Kezia Dugdale: You'll have had your tea all over Scotland
The summer before I went to university, I was taken by a parent on a world tour of Scotland. The mission was simple: know your own country before you seek to learn about others. It was a real education.
This summer I’ve been fortunate to experience some of the best scenery, and indeed weather, Scotland has to offer. The whitest sand and the bluest of seas in Southern Harris, the depth of forests and lochs across the Trossachs and rolling fishing villages of the East Neuk. The beauty of it all is breathtaking and I’m so proud of the country I call home. But are we doing it proud?
Sadly in so many beautiful places across our land I feel like a trick has been missed. The food stops are expensive and dated. Edinburgh’s attitude to the status of your tea is writ large across the customer service and the public realm is a disgrace, wit over-flowing rubbish bins, disappearing public loos and poor signage.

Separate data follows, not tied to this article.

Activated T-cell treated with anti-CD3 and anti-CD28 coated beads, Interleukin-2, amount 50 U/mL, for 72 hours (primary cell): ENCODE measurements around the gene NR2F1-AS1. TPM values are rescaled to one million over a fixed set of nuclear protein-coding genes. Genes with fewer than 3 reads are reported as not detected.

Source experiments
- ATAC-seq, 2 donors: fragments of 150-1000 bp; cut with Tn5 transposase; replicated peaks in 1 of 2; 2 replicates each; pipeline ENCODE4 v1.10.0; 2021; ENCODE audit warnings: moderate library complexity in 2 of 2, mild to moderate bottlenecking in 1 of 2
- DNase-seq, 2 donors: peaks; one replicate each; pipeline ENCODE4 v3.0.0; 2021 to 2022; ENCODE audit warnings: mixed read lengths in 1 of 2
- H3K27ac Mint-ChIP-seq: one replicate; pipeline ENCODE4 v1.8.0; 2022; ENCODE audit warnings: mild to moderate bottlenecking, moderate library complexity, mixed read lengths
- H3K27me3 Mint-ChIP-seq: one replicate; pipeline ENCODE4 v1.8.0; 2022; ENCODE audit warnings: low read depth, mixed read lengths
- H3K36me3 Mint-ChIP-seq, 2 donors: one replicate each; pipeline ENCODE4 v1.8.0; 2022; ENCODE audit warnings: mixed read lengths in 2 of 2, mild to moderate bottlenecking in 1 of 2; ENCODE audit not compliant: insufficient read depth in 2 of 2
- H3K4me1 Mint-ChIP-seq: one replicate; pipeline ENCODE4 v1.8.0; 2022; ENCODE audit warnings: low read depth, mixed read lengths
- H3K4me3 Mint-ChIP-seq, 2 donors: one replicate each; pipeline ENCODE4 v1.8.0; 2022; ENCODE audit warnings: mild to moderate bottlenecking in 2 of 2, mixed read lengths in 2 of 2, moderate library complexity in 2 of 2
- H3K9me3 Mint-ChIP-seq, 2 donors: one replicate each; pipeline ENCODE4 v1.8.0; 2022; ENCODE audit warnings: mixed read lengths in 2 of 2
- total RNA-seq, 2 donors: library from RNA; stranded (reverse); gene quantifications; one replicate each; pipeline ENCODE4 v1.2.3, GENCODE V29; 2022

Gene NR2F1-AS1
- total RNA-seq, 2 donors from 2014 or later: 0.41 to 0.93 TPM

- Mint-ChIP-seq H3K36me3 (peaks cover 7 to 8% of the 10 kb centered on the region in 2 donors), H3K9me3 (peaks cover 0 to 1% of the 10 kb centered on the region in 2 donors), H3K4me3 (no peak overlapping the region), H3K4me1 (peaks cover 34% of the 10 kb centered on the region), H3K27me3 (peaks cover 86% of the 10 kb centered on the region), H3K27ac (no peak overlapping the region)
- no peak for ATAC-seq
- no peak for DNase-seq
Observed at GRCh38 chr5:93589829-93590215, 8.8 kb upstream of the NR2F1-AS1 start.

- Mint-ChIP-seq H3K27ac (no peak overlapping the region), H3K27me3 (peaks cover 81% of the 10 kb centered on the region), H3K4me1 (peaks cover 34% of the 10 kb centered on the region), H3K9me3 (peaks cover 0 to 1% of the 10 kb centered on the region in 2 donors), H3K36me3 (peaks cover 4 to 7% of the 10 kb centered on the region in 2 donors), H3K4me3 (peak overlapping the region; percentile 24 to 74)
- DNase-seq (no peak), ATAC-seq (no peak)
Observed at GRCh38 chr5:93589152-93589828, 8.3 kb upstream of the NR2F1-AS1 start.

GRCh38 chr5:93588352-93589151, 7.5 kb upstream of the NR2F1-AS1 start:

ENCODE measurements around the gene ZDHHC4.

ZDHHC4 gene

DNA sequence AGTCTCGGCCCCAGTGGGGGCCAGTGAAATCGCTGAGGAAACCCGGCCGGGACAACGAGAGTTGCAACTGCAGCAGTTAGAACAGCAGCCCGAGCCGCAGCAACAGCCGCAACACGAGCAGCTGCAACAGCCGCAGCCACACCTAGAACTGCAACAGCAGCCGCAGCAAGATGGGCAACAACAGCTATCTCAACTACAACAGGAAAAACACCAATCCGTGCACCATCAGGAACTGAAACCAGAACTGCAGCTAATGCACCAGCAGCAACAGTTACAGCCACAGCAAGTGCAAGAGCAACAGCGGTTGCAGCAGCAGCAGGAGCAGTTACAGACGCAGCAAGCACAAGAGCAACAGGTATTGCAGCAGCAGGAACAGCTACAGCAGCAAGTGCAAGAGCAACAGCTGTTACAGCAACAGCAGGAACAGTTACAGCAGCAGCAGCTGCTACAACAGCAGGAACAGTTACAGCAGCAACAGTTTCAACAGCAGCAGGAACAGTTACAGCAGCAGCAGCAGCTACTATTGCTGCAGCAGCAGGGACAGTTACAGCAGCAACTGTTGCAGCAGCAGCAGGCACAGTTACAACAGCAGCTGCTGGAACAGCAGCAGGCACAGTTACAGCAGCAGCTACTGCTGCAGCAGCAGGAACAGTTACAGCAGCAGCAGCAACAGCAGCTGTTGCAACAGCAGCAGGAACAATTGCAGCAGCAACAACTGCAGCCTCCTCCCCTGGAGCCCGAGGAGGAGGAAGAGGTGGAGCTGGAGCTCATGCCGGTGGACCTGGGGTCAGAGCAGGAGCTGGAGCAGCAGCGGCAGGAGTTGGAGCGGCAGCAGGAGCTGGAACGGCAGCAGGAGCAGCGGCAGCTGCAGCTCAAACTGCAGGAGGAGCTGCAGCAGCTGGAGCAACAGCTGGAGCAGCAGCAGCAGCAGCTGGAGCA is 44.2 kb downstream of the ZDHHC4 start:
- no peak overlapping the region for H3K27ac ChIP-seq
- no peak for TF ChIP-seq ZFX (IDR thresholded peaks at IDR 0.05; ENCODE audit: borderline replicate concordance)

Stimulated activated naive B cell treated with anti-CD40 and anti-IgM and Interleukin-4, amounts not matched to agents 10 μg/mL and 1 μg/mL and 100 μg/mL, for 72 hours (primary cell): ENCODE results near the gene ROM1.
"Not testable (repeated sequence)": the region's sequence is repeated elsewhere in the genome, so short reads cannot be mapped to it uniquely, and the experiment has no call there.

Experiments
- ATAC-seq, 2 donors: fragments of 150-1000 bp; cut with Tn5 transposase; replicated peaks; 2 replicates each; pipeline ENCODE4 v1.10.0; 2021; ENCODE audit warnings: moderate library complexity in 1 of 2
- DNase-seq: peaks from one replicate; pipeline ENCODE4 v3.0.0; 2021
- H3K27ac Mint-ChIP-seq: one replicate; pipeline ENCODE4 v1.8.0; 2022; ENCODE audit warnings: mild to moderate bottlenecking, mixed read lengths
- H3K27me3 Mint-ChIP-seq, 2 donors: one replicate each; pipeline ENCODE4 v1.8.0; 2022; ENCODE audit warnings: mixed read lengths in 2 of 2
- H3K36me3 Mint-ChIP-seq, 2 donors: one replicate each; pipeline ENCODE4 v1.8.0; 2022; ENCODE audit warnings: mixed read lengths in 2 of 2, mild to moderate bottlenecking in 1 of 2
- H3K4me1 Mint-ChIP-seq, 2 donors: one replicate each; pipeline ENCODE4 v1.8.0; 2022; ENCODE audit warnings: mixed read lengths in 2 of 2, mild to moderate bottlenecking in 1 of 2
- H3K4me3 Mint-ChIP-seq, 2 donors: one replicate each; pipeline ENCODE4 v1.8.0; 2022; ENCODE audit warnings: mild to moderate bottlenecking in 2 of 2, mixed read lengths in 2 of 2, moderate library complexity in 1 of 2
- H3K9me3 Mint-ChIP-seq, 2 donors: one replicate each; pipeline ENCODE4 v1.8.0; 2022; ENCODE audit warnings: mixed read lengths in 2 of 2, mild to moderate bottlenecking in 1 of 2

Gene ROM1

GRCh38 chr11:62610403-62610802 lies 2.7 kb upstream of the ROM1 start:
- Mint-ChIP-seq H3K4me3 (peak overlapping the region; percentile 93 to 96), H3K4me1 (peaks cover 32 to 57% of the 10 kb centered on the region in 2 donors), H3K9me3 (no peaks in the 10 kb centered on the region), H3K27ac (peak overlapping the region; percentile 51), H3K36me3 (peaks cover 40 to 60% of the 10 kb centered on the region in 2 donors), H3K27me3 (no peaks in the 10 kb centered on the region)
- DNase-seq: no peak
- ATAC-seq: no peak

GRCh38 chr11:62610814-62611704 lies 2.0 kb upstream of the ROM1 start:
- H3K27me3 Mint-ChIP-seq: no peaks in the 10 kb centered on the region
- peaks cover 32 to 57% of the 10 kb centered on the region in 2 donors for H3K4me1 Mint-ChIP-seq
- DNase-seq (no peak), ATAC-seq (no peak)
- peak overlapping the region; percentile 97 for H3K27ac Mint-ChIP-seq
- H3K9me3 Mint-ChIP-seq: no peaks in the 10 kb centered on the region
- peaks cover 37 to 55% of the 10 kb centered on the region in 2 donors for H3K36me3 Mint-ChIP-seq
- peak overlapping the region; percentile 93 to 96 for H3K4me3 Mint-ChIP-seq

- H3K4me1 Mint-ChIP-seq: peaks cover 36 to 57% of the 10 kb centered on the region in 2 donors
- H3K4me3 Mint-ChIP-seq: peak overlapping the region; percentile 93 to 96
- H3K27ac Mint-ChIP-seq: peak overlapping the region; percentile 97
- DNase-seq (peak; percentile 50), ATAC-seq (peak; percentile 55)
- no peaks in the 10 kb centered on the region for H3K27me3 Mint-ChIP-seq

On the walk from St Monans to Elie in Fife you’ll find Newark Castle, a dramatic ruin hanging on a cliff edge. It’s the stuff Instagram accounts are made of – which is good because you need a smartphone to Google what it is. It just sits there with a metal grill frame across the front – not an educational sign in sight.
Why do we neglect so many of the natural assets that make this country so great?
Is the nonchalant “take it or leave it” approach a deliberate strategy? Or do we just not care? The truth is that our great country is just so beautiful we’re getting away with it, but that doesn’t make it right.